But the situation of the island itself formed its principal merit as a military position. Lying in the midst of twenty others, it was not an easy matter to find it; since boats might pass quite near, and, by glimpses caught through the openings, this particular island would be taken for a part of some other. Indeed, the channels between the islands which lay around the one we have been describing were so narrow that it was even difficult to say which portions of the land were connected, or which separated, even as one stood in the centre, with the express desire of ascertaining the truth. The little bay in particular, which Jasper used as a harbour, was so embowered with bushes and shut in with islands, that the sails of the cutter being lowered, her own people on one occasion had searched for hours before they could find the Scud, in their return from a short excursion among the adjacent channels in quest of fish. In short, the place was admirably adapted to its present objects, and its natural advantages had been as ingeniously improved as economy and the limited means of a frontier post would very well allow.
The hour which succeeded the arrival of the Scud was one of hurried excitement. The party in possession had done nothing worthy of being mentioned, and wearied with their seclusion, they were all eager to return to Oswego. The Sergeant and the officer he came to relieve had no sooner gone through the little ceremonies of transferring the command, than the latter hurried on board the Scud with his whole party; and Jasper, who would gladly have passed the day on the island, was required to get under way forthwith, the wind promising a quick passage up the river and across the lake. Before separating, however, Lieutenant Muir, Cap, and the Sergeant had a private conference with the Ensign who had been relieved, in which the last was made acquainted with the suspicions that existed against the fidelity of the young sailor. Promising due caution, the officer embarked, and in less than three hours from the time when she had arrived the cutter was again in motion.
Mabel had taken possession of a hut; and with female readiness and skill she made all the simple little domestic arrangements of which the circumstances would admit, not only for her own comfort, but for that of her father. To save labour, a mess-table was prepared in a hut set apart for that purpose, where all the heads of the detachment were to eat, the soldier's wife performing the necessary labour. The hut of the Sergeant, which was the best on the island, being thus freed from any of the vulgar offices of a household, admitted of such a display of womanly taste, that, for the first time since her arrival on the frontier, Mabel felt proud of her home. As soon as these important duties were discharged, she strolled out on the island, taking a path which led through the pretty glade, and which conducted to the only point not covered with bushes. Here she stood gazing at the limpid water, which lay with scarcely a ruffle on it at her feet, musing on the novel situation in which she was placed, and permitting a pleasing and deep excitement to steal over her feelings, as she remembered the scenes through which she had so lately passed, and conjectured those which still lay veiled in the future.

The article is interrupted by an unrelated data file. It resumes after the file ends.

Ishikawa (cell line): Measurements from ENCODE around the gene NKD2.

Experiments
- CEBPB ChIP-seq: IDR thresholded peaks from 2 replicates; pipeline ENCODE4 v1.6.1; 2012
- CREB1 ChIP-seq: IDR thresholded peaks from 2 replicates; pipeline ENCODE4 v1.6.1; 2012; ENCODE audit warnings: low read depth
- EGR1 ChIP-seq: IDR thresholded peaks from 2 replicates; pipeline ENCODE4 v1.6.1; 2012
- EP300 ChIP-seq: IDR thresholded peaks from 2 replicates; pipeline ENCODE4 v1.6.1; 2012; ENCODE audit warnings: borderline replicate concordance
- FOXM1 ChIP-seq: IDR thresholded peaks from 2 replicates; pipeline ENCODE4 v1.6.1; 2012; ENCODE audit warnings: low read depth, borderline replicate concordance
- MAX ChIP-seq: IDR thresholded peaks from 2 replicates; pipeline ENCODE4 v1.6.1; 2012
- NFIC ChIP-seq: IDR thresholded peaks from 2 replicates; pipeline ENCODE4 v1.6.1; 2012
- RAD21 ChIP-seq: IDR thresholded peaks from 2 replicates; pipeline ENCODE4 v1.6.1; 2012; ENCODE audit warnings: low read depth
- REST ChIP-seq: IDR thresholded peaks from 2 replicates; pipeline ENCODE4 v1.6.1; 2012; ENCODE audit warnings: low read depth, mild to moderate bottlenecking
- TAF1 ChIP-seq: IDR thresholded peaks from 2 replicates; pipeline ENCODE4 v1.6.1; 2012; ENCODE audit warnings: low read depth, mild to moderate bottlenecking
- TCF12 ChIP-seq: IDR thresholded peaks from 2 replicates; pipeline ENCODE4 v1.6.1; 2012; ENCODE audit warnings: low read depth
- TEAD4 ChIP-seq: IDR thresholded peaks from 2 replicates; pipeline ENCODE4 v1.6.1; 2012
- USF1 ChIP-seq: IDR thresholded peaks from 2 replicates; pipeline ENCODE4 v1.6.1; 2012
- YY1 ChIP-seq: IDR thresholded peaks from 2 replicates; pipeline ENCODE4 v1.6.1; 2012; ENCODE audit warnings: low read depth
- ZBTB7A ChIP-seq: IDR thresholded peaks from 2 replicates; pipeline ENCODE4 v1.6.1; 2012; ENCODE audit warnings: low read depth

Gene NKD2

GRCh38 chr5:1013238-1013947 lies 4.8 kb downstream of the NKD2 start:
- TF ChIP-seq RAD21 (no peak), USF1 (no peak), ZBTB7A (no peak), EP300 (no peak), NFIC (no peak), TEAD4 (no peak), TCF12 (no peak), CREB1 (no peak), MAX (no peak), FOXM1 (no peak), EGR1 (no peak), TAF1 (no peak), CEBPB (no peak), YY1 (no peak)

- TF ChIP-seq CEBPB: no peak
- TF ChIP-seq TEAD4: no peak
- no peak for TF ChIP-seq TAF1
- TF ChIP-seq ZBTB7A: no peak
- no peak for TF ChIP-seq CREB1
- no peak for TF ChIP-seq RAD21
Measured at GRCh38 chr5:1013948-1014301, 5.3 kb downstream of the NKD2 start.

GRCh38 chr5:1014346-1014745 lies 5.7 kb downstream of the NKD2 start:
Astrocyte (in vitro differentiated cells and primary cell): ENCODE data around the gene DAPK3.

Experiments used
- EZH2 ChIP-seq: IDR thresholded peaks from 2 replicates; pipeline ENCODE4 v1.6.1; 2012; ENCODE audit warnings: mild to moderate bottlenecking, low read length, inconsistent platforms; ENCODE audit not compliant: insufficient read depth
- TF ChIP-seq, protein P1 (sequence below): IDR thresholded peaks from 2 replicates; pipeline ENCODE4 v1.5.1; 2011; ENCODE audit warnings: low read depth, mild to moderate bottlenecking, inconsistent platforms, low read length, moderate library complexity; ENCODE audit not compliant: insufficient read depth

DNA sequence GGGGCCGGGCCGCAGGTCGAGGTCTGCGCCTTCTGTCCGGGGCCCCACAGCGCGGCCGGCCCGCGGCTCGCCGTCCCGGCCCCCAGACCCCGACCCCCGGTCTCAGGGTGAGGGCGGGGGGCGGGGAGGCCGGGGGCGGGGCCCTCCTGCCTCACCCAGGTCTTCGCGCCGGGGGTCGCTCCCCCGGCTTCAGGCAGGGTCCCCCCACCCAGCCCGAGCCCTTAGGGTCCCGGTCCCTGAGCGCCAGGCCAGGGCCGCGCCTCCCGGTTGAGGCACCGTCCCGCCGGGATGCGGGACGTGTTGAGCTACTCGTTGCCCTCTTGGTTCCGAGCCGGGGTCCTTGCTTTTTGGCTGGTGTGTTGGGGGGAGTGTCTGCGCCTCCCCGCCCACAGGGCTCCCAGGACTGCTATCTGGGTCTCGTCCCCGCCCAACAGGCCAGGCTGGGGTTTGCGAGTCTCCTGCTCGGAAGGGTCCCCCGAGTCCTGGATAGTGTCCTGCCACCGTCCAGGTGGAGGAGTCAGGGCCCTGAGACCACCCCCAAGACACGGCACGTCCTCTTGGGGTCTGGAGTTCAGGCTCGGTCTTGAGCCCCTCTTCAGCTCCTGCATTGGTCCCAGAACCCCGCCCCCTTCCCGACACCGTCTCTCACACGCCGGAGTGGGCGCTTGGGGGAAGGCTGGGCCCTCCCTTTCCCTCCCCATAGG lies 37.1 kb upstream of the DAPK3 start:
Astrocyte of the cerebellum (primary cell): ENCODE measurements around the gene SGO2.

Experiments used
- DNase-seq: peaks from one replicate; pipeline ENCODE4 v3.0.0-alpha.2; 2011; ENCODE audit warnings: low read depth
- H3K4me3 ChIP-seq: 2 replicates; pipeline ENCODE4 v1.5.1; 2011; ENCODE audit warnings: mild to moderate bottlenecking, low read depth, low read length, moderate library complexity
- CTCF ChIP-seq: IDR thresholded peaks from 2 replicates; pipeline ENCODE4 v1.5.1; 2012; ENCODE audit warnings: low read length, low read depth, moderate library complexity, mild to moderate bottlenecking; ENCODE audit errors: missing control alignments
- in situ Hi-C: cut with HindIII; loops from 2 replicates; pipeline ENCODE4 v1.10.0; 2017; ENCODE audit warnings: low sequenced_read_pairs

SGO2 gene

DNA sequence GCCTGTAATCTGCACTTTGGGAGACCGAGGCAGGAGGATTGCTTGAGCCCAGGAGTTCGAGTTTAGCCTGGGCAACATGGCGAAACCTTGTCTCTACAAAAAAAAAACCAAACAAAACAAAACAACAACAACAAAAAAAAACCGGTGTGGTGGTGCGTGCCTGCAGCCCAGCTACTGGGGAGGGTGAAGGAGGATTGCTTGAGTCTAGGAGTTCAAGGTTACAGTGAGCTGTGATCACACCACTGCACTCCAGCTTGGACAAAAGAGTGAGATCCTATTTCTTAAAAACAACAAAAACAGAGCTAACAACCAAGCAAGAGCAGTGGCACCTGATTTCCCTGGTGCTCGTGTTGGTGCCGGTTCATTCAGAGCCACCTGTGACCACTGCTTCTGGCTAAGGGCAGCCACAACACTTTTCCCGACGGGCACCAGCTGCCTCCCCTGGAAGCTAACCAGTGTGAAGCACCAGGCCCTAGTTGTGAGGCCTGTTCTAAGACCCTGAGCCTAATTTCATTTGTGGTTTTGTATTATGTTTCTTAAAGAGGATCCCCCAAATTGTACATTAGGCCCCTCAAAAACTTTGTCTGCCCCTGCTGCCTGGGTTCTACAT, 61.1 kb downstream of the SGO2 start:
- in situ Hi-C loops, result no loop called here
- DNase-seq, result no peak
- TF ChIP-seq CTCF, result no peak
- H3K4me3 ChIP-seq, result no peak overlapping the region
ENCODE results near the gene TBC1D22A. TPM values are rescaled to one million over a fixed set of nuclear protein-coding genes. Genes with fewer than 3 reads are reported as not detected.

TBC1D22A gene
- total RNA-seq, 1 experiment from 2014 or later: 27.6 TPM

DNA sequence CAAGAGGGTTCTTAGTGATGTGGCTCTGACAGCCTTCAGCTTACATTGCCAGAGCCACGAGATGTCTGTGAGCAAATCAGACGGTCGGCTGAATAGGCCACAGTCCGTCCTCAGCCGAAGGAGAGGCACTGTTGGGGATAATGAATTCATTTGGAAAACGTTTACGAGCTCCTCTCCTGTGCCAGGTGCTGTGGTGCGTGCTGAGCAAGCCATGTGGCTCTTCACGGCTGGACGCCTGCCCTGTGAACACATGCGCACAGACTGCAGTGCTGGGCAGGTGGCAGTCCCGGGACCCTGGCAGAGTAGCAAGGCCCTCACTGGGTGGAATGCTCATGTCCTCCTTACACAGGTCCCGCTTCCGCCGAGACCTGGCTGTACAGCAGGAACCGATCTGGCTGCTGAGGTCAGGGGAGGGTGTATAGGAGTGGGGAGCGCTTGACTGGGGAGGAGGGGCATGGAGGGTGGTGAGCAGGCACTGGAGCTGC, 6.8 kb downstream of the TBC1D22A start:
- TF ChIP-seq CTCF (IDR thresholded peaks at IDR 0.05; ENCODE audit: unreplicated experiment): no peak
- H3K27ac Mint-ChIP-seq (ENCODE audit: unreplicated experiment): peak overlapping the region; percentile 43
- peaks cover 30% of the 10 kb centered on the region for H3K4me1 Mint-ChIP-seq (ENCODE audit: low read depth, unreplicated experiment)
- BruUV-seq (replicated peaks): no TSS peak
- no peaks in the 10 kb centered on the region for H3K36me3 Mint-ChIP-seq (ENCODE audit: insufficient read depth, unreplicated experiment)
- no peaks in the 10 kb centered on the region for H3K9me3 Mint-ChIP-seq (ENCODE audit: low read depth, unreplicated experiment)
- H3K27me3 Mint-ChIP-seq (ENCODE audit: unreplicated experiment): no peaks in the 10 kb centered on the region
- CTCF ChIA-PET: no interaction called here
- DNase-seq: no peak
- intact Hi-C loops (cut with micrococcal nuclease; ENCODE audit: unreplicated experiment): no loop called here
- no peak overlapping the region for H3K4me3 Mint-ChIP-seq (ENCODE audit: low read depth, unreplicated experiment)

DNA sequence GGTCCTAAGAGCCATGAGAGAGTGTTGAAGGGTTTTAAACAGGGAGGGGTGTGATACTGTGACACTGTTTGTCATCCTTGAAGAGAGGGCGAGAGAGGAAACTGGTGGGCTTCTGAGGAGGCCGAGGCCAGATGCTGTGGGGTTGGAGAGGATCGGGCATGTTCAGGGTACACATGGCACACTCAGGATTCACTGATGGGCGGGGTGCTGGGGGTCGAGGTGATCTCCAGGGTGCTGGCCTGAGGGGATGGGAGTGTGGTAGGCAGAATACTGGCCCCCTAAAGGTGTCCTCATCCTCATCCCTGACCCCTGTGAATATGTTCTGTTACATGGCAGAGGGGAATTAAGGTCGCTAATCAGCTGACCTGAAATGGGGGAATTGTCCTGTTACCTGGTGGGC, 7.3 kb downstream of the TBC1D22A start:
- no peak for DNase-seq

“You're a beautiful fixture, in a beautiful spot, Mistress Mabel,” said David Muir, suddenly appearing at her elbow; “and I'll no engage you're not just the handsomest of the two."
“I will not say, Mr. Muir, that compliments on my person are altogether unwelcome, for I should not gain credit for speaking the truth, perhaps," answered Mabel with spirit: “but I will say that if you would condescend to address to me some remarks of a different nature, I may be led to believe you think I have sufficient faculties to understand them.”
“ Hoot ! your mind, beautiful Mabel, is polished just like the barrel of a soldier's musket, and your conversation is only too discreet and wise for a poor - who has been chewing birch up here these four years on the lines, instead of receiving it in an application that has the virtue of imparting knowledge. But you are no sorry, I take it, young lady, that you've got your pretty foot on terra firma once more.'
“I thought so, two hours since, Mr. Muir; but the Scud looks so beautiful, as she sails rough these vistas of trees, that I almost regret I am no longer one of her passengers.”
As Mabel ceased speaking, she waved her handkerchief in return to a salutation from Jasper, who kept his eyes fastened on her form until the white sails of the cutter had swept round a point, and were nearly lost behind its green fringe of leaves.
“ There they go, and I'll no say “joy go with them ;' but may they have the luck to return safely, for without them we shall be in danger of passing the winter on this island ; unless, indeed, we have the alternative of the castle at Quebec. Yon Jasper Eau-douce is a vagrant sort of a lad, and they have reports of him in the garrison